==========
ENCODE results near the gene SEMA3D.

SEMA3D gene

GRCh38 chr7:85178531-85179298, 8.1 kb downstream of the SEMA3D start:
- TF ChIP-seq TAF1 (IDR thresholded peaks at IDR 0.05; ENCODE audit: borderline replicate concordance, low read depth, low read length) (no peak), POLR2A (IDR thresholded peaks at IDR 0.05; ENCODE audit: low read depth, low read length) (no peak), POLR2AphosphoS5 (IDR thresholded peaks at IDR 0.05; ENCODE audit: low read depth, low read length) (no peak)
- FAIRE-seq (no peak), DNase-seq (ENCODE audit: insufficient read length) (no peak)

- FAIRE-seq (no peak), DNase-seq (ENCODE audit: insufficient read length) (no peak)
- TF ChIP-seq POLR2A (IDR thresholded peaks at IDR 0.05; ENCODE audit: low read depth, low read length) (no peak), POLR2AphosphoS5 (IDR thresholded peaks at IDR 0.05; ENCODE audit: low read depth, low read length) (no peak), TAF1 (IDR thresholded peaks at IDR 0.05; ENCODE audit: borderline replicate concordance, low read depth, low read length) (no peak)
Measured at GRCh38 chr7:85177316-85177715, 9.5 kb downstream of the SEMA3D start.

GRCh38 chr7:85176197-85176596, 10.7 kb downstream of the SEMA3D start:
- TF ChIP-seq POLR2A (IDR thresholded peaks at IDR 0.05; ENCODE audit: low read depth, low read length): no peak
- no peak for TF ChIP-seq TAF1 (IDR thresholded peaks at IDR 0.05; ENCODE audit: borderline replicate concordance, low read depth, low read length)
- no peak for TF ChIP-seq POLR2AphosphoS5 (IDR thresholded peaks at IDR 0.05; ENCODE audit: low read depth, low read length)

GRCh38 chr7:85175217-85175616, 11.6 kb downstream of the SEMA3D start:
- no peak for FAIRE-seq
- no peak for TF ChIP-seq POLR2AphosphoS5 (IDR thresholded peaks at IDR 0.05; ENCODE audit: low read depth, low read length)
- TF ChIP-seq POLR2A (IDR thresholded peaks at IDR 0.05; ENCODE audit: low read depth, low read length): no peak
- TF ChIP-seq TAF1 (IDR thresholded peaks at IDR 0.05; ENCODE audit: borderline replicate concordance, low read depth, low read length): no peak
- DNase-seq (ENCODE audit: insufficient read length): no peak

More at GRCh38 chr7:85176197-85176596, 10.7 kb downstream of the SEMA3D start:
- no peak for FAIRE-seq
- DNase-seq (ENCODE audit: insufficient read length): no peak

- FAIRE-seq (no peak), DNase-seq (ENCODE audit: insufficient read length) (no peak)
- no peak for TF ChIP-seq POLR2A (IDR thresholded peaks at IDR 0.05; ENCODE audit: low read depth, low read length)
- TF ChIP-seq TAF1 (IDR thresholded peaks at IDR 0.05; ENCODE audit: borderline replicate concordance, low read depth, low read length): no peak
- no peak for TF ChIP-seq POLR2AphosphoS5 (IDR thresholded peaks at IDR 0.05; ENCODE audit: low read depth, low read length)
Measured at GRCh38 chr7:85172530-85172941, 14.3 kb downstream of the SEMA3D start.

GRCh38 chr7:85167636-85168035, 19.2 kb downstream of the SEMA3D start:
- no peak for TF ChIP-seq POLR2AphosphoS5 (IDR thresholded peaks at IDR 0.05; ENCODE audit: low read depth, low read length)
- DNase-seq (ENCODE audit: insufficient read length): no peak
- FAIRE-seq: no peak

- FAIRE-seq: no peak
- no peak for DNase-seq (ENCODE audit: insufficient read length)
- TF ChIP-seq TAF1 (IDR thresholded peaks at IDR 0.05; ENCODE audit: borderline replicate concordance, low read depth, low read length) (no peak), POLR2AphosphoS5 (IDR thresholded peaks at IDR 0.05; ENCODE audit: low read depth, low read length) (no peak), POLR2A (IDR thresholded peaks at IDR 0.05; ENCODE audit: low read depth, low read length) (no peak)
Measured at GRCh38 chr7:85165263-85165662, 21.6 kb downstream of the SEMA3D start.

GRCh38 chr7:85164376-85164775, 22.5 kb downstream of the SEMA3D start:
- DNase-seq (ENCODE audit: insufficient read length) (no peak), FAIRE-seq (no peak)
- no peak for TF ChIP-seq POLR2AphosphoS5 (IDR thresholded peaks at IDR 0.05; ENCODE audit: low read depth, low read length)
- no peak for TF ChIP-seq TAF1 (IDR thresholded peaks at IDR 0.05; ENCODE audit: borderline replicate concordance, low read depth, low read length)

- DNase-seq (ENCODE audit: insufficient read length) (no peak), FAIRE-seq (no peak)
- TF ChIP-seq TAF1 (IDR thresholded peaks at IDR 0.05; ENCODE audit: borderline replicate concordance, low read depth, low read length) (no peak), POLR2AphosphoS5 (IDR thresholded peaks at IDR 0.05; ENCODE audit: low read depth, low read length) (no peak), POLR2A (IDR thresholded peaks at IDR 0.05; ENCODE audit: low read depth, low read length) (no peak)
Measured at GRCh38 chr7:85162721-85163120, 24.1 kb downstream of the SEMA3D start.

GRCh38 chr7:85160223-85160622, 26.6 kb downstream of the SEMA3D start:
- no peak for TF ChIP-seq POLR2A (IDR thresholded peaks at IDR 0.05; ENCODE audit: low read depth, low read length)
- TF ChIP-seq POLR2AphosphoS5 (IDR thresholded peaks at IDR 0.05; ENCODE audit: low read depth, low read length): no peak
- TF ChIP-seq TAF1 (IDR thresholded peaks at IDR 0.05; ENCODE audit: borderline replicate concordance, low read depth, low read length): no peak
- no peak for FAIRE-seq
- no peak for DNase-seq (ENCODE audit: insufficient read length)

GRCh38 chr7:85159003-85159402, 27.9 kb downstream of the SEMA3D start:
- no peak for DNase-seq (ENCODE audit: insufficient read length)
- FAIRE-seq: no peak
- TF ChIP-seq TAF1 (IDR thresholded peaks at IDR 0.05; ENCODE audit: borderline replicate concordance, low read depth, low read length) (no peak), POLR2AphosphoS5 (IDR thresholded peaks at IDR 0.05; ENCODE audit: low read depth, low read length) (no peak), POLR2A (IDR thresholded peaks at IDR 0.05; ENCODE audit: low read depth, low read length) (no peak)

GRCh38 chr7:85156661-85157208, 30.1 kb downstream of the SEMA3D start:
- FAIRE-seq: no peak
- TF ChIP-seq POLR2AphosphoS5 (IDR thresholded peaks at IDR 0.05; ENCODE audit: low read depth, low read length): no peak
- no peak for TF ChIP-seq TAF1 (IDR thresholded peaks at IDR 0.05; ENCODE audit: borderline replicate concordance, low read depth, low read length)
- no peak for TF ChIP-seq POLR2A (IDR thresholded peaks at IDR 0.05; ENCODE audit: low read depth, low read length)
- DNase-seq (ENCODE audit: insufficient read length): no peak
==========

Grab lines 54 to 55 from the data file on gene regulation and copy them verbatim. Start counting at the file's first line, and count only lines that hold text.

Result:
- TF ChIP-seq POLR2AphosphoS5 (IDR thresholded peaks at IDR 0.05; ENCODE audit: low read depth, low read length): no peak
- no peak for TF ChIP-seq TAF1 (IDR thresholded peaks at IDR 0.05; ENCODE audit: borderline replicate concordance, low read depth, low read length)